“We are now this morning pledging £300 million from the £2.7 billion we will save by reversing Capital Gains Tax, to put 10,000 more police officers on our streets.”
Diane Abbott, 2 May 2017
It’s correct that reversing cuts to capital gains tax would raise £2.7 billion, according to official estimates. But £300 million a year wouldn’t cover all the cost of recruiting, equipping and training 10,000 police officers.
Labour didn’t publish information on how it worked out of the cost of additional police officers when it announced the claim, so it’s not possible for the public to scrutinise this claim fully. Some additional figures have been released to the press.
Labour hasn’t responded to our request for more information.
Reversing cuts to capital gains tax could raise around £2.8 billion over the next four years
Capital gains tax is paid on profits from selling something you bought before. For example, if you buy shares and their price goes up then you pay tax on some of the profit you make when you sell them.
In March 2016 the higher rate of capital gains tax was reduced from 28% to 20% and the basic rate from 18% to 10%. This is what Labour wants to reverse.
Doing that from April 2018 could free up just under £2.8 billion to spend up to April 2022, according to the Office for Budget Responsibility.
We don’t know what the exact revenue would be—these figures involve forecasting the future, for example who will be affected and how they will react to the policy change. These are still the best estimates available.
£300 million would cover salary costs for one year, but not recruitment or training
To work out the cost of new police officers, you would need to include how much it would cost to pay each officer, including tax and pension contributions, as well as what it cost to recruit, train and equip them. Those costs would depend on where in the UK these officers were placed and how soon they were recruited.
General estimates for the overall cost of training and recruitment are either hard to come by or not available at all, as far as we’ve found.
We do have figures from last summer on the cost of paying police officers, which include the costs of their salary and the employer’s pension and National Insurance contributions.
These are in the ballpark of £30,000 per officer.
They show a police officer on the lowest pay point would cost £28,600 in London and £25,400 across the rest of England and Wales, including their pay, tax and pensions contributions. After four years’ service, that will usually rise to £35,500 and £32,300 respectively.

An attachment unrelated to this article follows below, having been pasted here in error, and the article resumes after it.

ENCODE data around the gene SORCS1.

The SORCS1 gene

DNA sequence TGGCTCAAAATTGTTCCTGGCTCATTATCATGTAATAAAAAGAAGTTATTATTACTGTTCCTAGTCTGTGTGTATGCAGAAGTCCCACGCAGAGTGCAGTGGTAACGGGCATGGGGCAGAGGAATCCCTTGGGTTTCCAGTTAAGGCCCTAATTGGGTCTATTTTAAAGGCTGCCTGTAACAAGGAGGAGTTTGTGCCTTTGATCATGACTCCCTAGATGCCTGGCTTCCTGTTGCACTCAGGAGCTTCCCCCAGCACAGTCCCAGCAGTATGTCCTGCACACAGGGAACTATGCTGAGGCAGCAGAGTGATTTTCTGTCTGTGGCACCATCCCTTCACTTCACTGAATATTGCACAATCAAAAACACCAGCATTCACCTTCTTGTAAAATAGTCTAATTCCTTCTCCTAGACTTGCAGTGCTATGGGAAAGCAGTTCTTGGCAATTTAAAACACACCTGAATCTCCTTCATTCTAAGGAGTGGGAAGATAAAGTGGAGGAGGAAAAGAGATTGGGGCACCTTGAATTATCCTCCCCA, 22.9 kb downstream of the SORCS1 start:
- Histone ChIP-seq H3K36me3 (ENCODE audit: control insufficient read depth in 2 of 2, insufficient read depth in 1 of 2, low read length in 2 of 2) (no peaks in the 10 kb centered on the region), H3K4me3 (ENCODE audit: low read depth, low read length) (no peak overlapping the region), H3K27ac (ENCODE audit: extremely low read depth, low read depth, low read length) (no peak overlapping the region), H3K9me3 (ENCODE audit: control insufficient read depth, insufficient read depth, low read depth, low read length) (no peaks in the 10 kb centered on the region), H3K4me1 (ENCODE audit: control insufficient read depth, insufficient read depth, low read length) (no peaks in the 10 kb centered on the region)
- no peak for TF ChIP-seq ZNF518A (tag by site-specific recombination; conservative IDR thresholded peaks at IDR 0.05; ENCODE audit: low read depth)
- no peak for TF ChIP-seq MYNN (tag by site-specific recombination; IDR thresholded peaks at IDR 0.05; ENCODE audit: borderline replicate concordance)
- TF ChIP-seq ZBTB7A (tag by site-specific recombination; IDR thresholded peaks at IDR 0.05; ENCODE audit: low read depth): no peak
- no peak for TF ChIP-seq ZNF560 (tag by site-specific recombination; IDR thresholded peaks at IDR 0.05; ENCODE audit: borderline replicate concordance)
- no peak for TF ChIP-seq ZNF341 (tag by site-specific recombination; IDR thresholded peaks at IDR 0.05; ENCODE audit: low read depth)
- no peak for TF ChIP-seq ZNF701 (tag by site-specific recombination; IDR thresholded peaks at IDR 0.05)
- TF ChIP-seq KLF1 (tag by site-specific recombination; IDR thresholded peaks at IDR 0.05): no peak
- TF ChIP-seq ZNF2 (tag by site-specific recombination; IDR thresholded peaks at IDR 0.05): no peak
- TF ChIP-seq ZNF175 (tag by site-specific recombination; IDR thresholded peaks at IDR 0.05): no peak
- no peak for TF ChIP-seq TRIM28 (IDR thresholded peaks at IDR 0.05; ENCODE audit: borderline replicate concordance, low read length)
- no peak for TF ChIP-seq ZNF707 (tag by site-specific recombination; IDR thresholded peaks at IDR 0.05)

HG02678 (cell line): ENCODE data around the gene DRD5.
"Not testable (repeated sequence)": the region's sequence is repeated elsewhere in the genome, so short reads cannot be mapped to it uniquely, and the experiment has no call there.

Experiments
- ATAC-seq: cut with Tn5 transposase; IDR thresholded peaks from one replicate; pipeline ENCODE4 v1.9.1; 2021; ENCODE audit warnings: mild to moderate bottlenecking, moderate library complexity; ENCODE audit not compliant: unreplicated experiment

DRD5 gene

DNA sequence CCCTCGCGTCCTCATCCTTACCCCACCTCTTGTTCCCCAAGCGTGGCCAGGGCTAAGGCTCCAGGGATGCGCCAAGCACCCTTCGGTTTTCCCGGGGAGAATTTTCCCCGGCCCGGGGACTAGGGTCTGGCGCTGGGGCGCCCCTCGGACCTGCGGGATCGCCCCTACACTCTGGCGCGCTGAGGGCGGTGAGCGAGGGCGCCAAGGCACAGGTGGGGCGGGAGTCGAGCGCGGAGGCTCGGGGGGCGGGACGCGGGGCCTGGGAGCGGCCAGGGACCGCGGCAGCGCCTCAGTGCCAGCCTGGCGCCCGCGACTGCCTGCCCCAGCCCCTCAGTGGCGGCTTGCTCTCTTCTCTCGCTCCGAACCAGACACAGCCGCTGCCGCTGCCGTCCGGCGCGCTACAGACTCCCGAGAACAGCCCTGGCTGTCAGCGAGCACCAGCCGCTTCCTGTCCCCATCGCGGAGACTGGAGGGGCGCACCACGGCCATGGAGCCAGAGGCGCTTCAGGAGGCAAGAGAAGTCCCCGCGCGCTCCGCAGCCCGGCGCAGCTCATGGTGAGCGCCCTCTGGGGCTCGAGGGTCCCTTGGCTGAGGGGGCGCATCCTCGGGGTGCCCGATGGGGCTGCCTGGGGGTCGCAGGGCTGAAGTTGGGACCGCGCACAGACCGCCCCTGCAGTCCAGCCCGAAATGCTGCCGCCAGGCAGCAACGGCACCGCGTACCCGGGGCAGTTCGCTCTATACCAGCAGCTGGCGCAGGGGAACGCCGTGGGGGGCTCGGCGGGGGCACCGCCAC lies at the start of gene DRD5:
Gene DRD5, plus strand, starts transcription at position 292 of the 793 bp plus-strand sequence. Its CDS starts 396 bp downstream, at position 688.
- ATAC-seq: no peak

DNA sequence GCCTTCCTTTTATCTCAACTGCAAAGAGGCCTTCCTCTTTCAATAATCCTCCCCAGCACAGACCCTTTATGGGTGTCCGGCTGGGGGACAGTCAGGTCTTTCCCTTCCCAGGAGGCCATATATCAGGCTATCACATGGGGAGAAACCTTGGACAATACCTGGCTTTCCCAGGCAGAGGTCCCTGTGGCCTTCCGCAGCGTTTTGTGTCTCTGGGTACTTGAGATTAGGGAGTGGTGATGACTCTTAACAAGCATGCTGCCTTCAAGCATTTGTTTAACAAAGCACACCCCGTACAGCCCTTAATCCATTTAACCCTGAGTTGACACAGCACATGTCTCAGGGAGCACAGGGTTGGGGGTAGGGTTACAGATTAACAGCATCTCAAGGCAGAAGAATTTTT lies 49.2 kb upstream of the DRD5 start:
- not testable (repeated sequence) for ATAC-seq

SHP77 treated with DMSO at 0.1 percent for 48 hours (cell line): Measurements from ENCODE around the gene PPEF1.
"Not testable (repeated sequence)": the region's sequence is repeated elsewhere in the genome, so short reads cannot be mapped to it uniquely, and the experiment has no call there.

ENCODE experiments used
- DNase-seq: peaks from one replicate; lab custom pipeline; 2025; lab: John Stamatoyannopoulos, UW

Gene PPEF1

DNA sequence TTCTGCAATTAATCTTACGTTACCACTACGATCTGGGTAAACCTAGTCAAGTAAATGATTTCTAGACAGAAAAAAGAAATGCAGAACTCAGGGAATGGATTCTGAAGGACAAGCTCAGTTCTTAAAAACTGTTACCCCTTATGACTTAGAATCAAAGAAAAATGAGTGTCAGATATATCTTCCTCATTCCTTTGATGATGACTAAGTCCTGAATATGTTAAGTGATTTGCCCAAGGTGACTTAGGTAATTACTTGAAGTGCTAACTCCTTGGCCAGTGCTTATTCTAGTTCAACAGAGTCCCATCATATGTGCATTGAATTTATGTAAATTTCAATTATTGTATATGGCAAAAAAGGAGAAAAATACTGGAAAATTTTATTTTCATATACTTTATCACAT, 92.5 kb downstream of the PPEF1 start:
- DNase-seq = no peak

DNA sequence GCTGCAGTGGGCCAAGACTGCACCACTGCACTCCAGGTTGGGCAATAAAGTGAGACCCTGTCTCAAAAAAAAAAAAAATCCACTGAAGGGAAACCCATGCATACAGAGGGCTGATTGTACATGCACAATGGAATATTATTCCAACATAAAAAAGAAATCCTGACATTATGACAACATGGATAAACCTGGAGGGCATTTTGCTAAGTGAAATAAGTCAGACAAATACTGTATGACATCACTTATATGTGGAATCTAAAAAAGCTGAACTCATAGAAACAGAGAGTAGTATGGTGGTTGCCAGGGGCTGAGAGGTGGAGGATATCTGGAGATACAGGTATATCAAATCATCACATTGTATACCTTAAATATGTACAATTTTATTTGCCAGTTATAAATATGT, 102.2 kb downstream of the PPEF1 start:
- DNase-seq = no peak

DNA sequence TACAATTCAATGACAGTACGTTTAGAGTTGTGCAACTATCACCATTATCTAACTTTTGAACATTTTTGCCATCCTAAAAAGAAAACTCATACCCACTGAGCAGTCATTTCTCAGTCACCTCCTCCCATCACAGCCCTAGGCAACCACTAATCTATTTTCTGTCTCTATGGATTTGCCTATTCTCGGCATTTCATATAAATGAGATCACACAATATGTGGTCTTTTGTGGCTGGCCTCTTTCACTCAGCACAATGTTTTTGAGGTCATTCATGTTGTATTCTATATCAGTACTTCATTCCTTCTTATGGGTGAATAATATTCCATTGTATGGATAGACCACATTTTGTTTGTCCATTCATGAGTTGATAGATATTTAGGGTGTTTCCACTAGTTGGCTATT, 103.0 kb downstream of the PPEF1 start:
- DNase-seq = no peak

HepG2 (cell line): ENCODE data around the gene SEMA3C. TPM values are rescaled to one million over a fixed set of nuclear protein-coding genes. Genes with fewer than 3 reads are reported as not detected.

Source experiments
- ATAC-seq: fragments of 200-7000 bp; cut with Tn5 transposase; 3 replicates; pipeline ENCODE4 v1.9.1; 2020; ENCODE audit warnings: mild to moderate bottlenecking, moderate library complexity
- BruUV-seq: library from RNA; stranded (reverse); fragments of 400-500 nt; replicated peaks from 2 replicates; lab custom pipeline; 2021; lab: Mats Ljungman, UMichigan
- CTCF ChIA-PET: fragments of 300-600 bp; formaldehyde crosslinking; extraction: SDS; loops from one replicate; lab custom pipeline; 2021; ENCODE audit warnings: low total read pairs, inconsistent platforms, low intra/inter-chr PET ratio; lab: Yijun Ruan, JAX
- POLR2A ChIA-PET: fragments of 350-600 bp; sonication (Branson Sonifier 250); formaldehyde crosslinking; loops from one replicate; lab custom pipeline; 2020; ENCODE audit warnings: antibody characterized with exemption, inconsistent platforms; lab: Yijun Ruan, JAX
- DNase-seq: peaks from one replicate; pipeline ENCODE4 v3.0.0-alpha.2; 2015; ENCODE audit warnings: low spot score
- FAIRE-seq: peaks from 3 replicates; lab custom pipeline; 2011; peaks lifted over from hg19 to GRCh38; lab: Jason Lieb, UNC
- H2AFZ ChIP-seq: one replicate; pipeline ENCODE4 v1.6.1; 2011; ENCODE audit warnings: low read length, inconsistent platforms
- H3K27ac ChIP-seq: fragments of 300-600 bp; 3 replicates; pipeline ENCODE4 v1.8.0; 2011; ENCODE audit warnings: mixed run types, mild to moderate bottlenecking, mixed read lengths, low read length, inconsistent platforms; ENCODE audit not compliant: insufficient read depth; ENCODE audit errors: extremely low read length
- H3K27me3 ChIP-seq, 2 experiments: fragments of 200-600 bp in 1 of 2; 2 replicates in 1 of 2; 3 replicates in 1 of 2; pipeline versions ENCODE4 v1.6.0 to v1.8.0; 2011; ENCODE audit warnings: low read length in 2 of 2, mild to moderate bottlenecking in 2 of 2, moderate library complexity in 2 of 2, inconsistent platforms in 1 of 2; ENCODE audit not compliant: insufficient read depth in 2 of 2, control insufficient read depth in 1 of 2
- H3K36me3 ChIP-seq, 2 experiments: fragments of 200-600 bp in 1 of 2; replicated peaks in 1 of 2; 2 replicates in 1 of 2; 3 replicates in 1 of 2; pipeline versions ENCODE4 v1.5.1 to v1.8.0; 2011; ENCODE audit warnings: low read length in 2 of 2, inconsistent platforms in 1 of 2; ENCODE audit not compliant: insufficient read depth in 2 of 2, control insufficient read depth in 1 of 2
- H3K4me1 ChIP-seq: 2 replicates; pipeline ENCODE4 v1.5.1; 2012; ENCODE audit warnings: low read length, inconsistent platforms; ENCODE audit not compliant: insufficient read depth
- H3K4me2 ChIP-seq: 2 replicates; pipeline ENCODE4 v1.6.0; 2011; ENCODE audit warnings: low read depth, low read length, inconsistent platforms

But then the recruitment, training and equipment costs need to be factored in as well.
The Home Office and HM Inspectorate of Constabulary told us they don’t publish information on how much different forces spend on training and recruitment, but we have seen one estimate from a freedom of Information request made to Nottinghamshire Police in 2012.
It showed the annual payroll cost of a new police officer is £30,520 a year, with an additional £12,900 cost of recruitment and training.
If representative of other forces, this suggests you’d need almost half the money you pay an officer again to cover the recruitment and training costs.
This isn’t a great deal of evidence, but it does indicate that 10,000 police officers would cost more than the £300 million claimed, taking the associated costs into account.
More detailed figures have been reported elsewhere
The Guardian has reported a more detailed set of figures, which might have come from information given directly to journalists:
“Labour’s figures show that in 2017-18 its police recruitment drive would cost £64.3m, £139.1m in 2018-19, £217.2m in 2019-20 and £298.8m in 2020-21, making a total of £771m or nearly £800m over the life of the next parliament.”
They suggest that Labour might be proposing a staged introduction of the 10,000 additional officers—which could explain some of the costing. We can’t know without more information from Labour. So far, the claim hasn’t been justified.